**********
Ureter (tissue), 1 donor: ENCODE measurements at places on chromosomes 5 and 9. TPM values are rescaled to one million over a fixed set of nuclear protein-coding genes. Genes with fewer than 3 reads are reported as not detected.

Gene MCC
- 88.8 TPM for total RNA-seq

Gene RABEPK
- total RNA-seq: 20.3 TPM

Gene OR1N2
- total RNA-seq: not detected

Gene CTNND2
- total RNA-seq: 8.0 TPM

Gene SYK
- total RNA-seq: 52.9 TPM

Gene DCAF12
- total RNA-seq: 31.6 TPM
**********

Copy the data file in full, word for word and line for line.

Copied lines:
Ureter (tissue), 1 donor: ENCODE measurements at places on chromosomes 5 and 9. TPM values are rescaled to one million over a fixed set of nuclear protein-coding genes. Genes with fewer than 3 reads are reported as not detected.

Gene MCC
- 88.8 TPM for total RNA-seq

Gene RABEPK
- total RNA-seq: 20.3 TPM

Gene OR1N2
- total RNA-seq: not detected

Gene CTNND2
- total RNA-seq: 8.0 TPM

Gene SYK
- total RNA-seq: 52.9 TPM

Gene DCAF12
- total RNA-seq: 31.6 TPM